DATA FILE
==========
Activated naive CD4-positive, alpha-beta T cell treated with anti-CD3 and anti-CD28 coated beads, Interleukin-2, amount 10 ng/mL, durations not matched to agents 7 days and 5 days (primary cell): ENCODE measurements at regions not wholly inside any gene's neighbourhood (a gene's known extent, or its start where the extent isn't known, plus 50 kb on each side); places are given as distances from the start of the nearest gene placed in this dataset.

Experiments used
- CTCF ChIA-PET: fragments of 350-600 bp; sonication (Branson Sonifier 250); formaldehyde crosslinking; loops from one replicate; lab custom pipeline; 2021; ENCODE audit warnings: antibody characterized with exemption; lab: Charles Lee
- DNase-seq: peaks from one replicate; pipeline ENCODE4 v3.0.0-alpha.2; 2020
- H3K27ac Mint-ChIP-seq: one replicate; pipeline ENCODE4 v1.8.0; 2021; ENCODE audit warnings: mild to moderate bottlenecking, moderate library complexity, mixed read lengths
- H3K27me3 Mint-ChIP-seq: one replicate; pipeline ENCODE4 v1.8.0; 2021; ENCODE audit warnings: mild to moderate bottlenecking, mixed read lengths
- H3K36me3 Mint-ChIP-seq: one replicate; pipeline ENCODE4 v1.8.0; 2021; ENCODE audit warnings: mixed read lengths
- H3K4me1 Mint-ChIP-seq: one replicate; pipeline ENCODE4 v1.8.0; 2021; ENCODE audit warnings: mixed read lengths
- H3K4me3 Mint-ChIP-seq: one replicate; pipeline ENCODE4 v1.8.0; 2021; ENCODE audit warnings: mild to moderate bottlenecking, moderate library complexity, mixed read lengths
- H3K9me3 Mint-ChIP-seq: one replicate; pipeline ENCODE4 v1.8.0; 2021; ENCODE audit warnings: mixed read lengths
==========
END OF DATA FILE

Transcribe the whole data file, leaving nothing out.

Activated naive CD4-positive, alpha-beta T cell treated with anti-CD3 and anti-CD28 coated beads, Interleukin-2, amount 10 ng/mL, durations not matched to agents 7 days and 5 days (primary cell): ENCODE measurements at regions not wholly inside any gene's neighbourhood (a gene's known extent, or its start where the extent isn't known, plus 50 kb on each side); places are given as distances from the start of the nearest gene placed in this dataset.

Experiments used
- CTCF ChIA-PET: fragments of 350-600 bp; sonication (Branson Sonifier 250); formaldehyde crosslinking; loops from one replicate; lab custom pipeline; 2021; ENCODE audit warnings: antibody characterized with exemption; lab: Charles Lee
- DNase-seq: peaks from one replicate; pipeline ENCODE4 v3.0.0-alpha.2; 2020
- H3K27ac Mint-ChIP-seq: one replicate; pipeline ENCODE4 v1.8.0; 2021; ENCODE audit warnings: mild to moderate bottlenecking, moderate library complexity, mixed read lengths
- H3K27me3 Mint-ChIP-seq: one replicate; pipeline ENCODE4 v1.8.0; 2021; ENCODE audit warnings: mild to moderate bottlenecking, mixed read lengths
- H3K36me3 Mint-ChIP-seq: one replicate; pipeline ENCODE4 v1.8.0; 2021; ENCODE audit warnings: mixed read lengths
- H3K4me1 Mint-ChIP-seq: one replicate; pipeline ENCODE4 v1.8.0; 2021; ENCODE audit warnings: mixed read lengths
- H3K4me3 Mint-ChIP-seq: one replicate; pipeline ENCODE4 v1.8.0; 2021; ENCODE audit warnings: mild to moderate bottlenecking, moderate library complexity, mixed read lengths
- H3K9me3 Mint-ChIP-seq: one replicate; pipeline ENCODE4 v1.8.0; 2021; ENCODE audit warnings: mixed read lengths